Togo (officially the Togolese Republic) is a country in West Africa bordered by Ghana to the west, Benin to the east and Burkina Faso to the north. It extends south to the Gulf of Guinea, on which the capital Lomé is located. Togo covers an area of approximately 57,000 square kilometres (22,000 sq mi) with a population of approximately 6.7 million.
Togo is a tropical, sub-Saharan nation, highly dependent on agriculture, with a climate that provides good growing seasons. The official language is French; however, there are many other languages spoken in Togo. Approximately one half of the population lives below the international poverty line of US$1.25 a day.
Togo gained its independence from France in 1960. In 1967, Gnassingbé Eyadéma led a successful military coup, after which he became president. At the time of his death in 2005, Eyadéma was the longest-serving leader in African history, after having been president for 38 years. In 2005, his son Faure Gnassingbé was elected president.
The Gbe languages (IPA: [ɡbè]) form a cluster of about twenty related languages stretching across the area between eastern Ghana and western Nigeria. The total number of speakers of Gbe languages is between four and eight million. The most widely spoken Gbe language is Ewe (3 million speakers in Ghana and Togo), followed by Fon (1.7 million, mainly in Benin). The Gbe languages were traditionally placed in the Kwa branch of the Niger-Congo languages, but more recently have been classified as Volta-Niger. They include five major dialect clusters: Ewe, Fon, Aja, Gen, and Phla-Pherá.
Most of the Gbe peoples have come from the east to their present dwelling-places in several migrations between the tenth and the fifteenth century. Some of the Phla-Pherá peoples however are thought to be the original inhabitants of the area who have intermingled with the Gbe immigrants, and the Gen people probably are immigrants from the north of Ga or Fante origin. In the late eighteenth century, many speakers of Gbe were enslaved and transported to the New World, causing Gbe languages to play a role in the genesis of several Caribbeancreole languages.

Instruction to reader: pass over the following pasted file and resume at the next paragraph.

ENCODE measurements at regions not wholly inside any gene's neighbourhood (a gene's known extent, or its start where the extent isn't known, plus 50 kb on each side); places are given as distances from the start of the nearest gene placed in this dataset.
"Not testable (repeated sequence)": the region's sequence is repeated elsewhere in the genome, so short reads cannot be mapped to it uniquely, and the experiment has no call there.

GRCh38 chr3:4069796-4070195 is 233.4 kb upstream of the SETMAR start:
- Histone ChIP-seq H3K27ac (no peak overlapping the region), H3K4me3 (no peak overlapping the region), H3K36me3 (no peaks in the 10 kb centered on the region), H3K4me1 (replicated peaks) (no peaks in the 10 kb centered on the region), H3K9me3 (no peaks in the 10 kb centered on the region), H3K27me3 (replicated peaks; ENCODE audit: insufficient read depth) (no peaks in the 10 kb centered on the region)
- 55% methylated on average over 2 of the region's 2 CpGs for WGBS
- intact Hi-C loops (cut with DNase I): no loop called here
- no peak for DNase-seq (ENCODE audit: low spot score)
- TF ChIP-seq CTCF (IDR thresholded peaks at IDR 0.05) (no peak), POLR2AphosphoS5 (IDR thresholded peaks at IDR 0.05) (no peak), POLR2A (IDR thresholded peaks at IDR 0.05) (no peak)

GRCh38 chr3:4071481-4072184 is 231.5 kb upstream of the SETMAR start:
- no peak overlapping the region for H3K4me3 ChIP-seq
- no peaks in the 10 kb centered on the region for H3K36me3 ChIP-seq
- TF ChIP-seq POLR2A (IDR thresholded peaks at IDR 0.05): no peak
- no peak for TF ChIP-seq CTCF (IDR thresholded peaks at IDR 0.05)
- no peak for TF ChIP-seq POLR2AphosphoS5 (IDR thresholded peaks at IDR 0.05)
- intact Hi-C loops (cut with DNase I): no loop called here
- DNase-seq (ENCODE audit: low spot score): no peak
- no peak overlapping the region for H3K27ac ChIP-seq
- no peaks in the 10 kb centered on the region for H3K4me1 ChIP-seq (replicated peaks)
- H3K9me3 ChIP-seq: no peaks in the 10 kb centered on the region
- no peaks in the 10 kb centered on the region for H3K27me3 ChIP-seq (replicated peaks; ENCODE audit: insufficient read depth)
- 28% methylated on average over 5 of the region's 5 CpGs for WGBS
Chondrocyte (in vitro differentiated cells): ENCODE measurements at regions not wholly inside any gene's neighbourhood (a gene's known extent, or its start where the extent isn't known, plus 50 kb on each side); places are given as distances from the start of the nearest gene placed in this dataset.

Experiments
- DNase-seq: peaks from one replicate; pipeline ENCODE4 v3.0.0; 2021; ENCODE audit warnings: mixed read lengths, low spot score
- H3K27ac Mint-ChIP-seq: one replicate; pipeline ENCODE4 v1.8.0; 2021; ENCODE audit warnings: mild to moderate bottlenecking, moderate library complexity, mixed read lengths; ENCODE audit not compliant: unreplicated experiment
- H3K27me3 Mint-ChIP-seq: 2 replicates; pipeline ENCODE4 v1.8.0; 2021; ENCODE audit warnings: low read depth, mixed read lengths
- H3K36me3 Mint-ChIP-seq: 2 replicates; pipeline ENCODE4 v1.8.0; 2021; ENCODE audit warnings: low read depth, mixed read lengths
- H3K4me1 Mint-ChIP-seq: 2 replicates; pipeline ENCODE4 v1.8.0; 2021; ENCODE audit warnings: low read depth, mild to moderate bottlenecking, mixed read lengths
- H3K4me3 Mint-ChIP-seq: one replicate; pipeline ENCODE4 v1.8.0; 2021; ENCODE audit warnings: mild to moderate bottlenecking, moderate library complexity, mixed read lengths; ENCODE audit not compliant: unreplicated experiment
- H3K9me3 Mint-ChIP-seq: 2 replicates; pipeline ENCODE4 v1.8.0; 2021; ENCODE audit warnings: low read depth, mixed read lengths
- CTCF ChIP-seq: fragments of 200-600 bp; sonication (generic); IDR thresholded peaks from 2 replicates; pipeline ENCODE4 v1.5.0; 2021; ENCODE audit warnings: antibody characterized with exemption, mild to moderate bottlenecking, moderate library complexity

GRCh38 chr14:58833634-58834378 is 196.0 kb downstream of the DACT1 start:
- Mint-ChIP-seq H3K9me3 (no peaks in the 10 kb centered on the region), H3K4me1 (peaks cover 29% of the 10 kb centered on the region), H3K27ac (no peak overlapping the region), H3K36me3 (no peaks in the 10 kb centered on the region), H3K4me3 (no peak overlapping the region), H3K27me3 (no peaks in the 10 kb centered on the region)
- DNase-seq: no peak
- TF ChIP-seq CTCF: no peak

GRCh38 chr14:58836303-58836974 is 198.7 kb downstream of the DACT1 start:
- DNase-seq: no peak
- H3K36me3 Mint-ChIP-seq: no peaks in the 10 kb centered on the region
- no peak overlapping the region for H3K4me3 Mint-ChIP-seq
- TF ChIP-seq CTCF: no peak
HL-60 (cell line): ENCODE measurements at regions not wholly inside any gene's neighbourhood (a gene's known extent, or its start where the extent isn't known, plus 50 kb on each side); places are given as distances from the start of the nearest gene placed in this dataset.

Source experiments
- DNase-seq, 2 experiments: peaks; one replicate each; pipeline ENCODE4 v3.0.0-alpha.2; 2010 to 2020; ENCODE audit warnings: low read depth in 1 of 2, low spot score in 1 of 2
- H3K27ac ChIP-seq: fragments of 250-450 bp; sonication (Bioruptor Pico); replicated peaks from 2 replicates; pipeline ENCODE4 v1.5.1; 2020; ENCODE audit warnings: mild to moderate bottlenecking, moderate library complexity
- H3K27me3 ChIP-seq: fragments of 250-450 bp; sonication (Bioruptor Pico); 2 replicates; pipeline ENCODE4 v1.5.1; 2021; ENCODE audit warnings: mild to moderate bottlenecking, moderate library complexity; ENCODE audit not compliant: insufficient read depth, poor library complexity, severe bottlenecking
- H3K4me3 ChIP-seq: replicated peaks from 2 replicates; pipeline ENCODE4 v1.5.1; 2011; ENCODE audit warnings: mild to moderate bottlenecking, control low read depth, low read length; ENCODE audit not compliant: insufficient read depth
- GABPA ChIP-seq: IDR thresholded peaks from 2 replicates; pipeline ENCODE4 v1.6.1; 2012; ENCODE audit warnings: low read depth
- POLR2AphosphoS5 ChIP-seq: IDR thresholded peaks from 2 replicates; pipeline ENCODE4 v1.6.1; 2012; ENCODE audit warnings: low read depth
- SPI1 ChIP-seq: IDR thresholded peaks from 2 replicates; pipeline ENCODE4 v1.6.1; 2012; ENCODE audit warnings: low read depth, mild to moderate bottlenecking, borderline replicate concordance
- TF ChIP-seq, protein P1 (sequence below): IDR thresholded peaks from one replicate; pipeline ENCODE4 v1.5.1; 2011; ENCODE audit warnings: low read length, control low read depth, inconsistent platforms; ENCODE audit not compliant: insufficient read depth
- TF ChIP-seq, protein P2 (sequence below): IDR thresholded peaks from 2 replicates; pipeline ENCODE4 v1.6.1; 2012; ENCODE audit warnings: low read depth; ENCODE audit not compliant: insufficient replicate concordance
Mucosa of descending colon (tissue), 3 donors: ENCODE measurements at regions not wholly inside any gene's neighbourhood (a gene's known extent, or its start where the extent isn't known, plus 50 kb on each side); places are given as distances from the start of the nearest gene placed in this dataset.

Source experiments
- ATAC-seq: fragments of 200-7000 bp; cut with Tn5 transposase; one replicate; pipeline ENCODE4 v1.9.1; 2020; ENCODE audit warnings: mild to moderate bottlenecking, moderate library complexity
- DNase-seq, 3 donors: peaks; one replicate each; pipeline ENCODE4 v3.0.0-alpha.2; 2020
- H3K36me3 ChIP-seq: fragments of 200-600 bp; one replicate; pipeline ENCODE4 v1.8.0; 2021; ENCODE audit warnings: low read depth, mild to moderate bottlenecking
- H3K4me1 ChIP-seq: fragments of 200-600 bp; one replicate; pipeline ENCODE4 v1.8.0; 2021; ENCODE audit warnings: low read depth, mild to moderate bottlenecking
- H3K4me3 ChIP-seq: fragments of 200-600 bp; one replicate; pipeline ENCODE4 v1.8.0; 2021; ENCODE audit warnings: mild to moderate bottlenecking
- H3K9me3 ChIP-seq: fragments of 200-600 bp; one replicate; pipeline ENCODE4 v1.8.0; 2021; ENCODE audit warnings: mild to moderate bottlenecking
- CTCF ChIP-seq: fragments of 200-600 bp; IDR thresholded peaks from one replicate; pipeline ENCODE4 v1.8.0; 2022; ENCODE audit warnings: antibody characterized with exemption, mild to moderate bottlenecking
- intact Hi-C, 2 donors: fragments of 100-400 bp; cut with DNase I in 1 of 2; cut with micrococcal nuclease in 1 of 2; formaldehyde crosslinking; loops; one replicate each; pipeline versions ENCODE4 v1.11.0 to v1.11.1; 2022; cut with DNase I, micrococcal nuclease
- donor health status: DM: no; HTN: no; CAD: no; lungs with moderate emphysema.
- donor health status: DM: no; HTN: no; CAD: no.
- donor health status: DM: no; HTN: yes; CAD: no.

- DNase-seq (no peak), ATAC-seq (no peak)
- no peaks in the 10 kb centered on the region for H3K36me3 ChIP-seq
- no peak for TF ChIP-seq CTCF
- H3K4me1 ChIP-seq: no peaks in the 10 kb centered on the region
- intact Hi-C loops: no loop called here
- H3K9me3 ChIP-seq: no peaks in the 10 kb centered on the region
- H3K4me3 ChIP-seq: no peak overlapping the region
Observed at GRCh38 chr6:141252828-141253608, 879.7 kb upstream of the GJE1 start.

Around 1840, German missionaries started linguistic research into the Gbe languages. In the first half of the twentieth century, the Africanist Diedrich Hermann Westermann was one of the most prolific contributors to the study of Gbe. The first internal classification of the Gbe languages was published in 1988 by H.B. Capo, followed by a comparative phonology in 1991. The Gbe languages are tonal, isolating languages and the basic word order is Subject Verb Object.
General Gnassingbé Eyadéma (born Étienne Eyadéma, December 26, 1935 – February 5, 2005), was the President of Togo from 1967 until his death in 2005. He participated in two successful military coups, in January 1963 and January 1967, and became President on April 14, 1967. As President, he created a political party, the Rally of the Togolese People (RPT), and headed a single-party regime until the early 1990s, when reforms leading to multiparty elections began. Although his power was seriously challenged by the events of the early 1990s, he ultimately consolidated power again and won multiparty presidential elections in 1993, 1998, and 2003; the opposition boycotted the 1993 election and denounced the 1998 and 2003 election results as fraudulent. At the time of his death, Eyadéma was the longest-serving ruler in Africa.